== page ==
Ripple lawsuit twist: Support for SEC starts pouring in

Lavina Daryanani
Source: Fox Business

The SEC filed a lawsuit against blockchain payments company Ripple in December 2020. It’s almost two years now, yet, the case has not wound up. A host of companies have been leaning towards Ripple. Prominent platforms have consistently been coming forward to support the blockchain company by filing Amicus Briefs. The list includes names like Coinbase, I-Remit, Valhil Capital, SpendTheBits, Chamber of Digital Commerce, TapJet, ICAN, and Cryptillian Payment Systems, among others.

Read More: How Many Firms Are Supporting Ripple Against the SEC?

Companies start batting for the SEC now

Companies have now started sending their amicus briefs in support of the SEC. A day back, licensed attorney and InvestReady’s CEO Adrian E. Alvarez wrote to Judge Torres via a motion stating,

We have seen how a lack of investor protections in the crypto markets has hurt the overall online fundraising market in the U.S. and we want to make sure the voices of those trying to follow the rules set forth are heard and not drowned out by many of the crypto-boom-fueled that jumped on the bandwagon to submit their own briefs.”

The executive further mentioned in the brief that the last thing needed now was another carve out for companies that endangered investor funds. The brief also stated that the company’s business would benefit from a ruling, favoring the SEC and that’s why InvestReady felt the need to step into the picture.

Attorney Jeremy Hogan however took to Twitter to proclaim that the brief brought no new facts and was merely a legal argument. Nonetheless, submitting a brief was well within their rights.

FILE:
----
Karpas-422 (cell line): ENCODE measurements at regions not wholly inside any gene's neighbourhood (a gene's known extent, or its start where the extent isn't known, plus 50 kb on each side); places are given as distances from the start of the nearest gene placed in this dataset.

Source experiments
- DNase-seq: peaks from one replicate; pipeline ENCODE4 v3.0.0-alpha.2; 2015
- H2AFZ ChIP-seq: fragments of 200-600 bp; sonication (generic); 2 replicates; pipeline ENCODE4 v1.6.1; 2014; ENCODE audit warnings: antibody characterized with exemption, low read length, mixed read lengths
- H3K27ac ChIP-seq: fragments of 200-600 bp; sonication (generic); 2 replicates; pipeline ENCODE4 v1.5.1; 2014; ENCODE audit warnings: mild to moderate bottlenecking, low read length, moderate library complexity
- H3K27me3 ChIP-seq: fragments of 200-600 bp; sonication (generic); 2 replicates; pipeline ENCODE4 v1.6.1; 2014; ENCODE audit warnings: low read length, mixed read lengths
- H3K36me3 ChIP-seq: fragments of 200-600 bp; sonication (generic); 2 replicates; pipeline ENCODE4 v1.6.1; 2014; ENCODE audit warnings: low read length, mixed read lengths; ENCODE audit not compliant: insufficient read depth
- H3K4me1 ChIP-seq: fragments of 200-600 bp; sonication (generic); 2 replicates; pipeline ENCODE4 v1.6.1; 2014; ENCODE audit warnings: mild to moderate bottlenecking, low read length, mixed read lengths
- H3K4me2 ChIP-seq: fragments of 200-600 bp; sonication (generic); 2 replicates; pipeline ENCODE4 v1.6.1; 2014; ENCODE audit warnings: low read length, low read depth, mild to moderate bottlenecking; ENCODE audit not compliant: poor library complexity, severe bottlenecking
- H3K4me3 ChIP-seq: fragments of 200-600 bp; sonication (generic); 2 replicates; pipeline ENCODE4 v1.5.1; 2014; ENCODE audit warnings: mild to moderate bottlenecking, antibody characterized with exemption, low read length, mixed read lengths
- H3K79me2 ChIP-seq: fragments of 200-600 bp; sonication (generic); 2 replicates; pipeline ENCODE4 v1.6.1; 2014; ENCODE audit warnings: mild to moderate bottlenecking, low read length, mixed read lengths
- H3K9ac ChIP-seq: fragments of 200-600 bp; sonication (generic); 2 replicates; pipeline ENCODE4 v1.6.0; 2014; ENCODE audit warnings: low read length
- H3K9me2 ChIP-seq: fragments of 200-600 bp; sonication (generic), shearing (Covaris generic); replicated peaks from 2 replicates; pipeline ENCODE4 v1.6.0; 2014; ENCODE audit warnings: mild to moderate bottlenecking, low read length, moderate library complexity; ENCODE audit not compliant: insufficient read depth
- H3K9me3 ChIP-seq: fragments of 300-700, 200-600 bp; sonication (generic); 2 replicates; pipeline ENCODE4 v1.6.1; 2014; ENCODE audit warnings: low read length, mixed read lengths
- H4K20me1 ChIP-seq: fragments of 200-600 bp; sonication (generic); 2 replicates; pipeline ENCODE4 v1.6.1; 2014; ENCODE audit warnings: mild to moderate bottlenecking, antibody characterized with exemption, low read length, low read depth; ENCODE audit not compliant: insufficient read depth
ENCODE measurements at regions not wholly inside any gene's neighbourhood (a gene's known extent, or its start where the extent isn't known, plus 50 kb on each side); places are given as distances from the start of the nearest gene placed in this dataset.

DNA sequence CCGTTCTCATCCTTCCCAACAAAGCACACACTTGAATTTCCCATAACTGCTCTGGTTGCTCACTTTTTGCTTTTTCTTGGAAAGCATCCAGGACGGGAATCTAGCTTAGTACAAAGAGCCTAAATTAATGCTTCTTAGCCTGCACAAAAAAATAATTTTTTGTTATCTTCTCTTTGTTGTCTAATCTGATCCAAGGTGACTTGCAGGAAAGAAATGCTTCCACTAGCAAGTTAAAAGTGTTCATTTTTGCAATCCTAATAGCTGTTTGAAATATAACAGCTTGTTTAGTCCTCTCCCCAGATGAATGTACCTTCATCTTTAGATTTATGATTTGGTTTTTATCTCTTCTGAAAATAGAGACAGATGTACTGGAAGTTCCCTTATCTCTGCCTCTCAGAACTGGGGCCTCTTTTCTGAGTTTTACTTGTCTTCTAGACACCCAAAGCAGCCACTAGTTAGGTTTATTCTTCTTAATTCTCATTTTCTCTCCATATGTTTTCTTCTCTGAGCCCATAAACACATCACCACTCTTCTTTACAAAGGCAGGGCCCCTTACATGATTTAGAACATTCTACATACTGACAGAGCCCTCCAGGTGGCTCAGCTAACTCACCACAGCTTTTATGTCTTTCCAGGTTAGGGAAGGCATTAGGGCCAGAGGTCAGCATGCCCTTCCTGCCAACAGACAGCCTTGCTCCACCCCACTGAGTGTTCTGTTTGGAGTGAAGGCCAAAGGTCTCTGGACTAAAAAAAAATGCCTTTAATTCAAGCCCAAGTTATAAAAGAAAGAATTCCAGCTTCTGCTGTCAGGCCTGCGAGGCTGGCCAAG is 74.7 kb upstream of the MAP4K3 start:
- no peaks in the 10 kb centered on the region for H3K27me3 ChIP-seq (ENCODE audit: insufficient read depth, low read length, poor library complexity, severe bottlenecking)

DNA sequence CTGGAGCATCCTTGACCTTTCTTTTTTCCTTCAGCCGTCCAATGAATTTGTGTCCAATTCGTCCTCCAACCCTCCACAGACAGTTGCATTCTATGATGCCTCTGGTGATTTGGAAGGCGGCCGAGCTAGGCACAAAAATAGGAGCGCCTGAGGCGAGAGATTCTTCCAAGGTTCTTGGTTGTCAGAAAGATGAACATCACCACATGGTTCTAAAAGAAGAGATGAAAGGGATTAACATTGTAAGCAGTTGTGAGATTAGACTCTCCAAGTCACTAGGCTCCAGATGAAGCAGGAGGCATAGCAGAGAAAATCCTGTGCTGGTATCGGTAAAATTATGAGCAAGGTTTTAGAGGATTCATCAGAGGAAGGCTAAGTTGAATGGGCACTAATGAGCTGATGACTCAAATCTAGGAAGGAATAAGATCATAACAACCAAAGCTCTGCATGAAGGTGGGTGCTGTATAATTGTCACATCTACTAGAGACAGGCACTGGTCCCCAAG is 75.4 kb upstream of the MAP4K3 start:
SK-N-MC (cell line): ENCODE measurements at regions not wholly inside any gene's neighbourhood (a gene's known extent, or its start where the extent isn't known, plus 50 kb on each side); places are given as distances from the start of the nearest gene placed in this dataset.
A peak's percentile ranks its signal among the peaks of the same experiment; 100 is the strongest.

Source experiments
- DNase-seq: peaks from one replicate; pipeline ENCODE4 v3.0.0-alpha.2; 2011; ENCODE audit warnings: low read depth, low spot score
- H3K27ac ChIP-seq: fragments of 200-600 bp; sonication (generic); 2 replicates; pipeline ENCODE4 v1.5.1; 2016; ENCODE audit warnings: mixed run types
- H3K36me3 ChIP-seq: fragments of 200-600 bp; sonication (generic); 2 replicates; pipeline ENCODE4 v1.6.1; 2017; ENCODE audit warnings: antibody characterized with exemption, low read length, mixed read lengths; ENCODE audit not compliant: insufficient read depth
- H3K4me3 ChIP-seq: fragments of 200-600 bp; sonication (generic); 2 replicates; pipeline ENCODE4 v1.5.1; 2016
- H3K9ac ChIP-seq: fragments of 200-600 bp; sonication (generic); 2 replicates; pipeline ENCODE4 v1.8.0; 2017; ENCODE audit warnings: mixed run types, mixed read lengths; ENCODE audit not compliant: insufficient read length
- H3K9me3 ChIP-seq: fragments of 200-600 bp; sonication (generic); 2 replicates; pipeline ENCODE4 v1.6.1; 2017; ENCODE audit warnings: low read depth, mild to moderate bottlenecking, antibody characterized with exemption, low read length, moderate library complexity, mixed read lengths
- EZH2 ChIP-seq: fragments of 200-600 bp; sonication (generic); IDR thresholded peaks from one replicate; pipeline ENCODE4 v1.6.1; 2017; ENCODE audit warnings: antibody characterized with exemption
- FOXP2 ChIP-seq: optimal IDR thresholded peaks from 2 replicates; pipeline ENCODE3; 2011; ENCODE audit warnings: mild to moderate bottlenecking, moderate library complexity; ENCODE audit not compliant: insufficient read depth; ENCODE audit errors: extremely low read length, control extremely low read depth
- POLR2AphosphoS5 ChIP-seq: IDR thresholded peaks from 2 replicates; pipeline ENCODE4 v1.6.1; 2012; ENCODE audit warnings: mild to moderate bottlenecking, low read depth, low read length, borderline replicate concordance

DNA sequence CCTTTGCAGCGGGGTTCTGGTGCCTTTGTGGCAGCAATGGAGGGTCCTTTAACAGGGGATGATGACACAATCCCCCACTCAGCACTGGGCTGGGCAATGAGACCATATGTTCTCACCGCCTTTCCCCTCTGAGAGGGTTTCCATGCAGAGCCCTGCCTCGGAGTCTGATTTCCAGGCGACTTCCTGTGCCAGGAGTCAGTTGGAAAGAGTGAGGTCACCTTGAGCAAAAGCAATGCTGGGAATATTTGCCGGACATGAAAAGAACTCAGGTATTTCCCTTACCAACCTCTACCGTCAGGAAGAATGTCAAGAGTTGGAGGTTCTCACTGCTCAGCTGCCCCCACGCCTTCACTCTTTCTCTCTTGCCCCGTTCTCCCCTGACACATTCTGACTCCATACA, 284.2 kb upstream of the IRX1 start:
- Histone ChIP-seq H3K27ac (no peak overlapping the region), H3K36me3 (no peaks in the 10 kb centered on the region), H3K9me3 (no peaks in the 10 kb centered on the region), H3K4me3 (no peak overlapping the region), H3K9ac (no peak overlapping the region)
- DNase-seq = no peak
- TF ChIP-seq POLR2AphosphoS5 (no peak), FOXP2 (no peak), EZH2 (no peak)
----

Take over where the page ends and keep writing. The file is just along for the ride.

Is the SEC ghost-writing the briefs?

Today, The New Sports Economy Institute also submitted its copy of the Amicus Brief along with its motion to Judge Torres noting,

NSEI does not operate in the crypto industry. Rather, its primary goal is to foster an environment where financial innovation is respected, but only to the extent it is transparent and serves the public interest.

Attorney Fred Rispoli, however, took Twitter to bring to light a few interesting facets. The firm has allegedly been involved in cases as amicus only when sports gambling issues have been at play. However, this time seems to be different.

The attorney highlighted that in the past, the SEC filed a case against NSEI. The sports institute just settled in September and the only thing yet to be determined is how much money they need to pay to the SEC. Interestingly, the law firm that has now filed the amicus in favor of the SEC is not the same firm that represented NSEI in its SEC lawsuit.

Furthermore, the Amicus Counsel’s office is “literally across the street” from the SEC. Per Rispoli, it appeared that a number of attorneys from the said law firm “have ties to the SEC.” He further contended that the brief “truly” read like it was “ghost-written” by the SEC.

Towards the end of the thread, Rispoli also outlined brief might have leaked the SEC’s “end game.” Elaborating on the same, he added: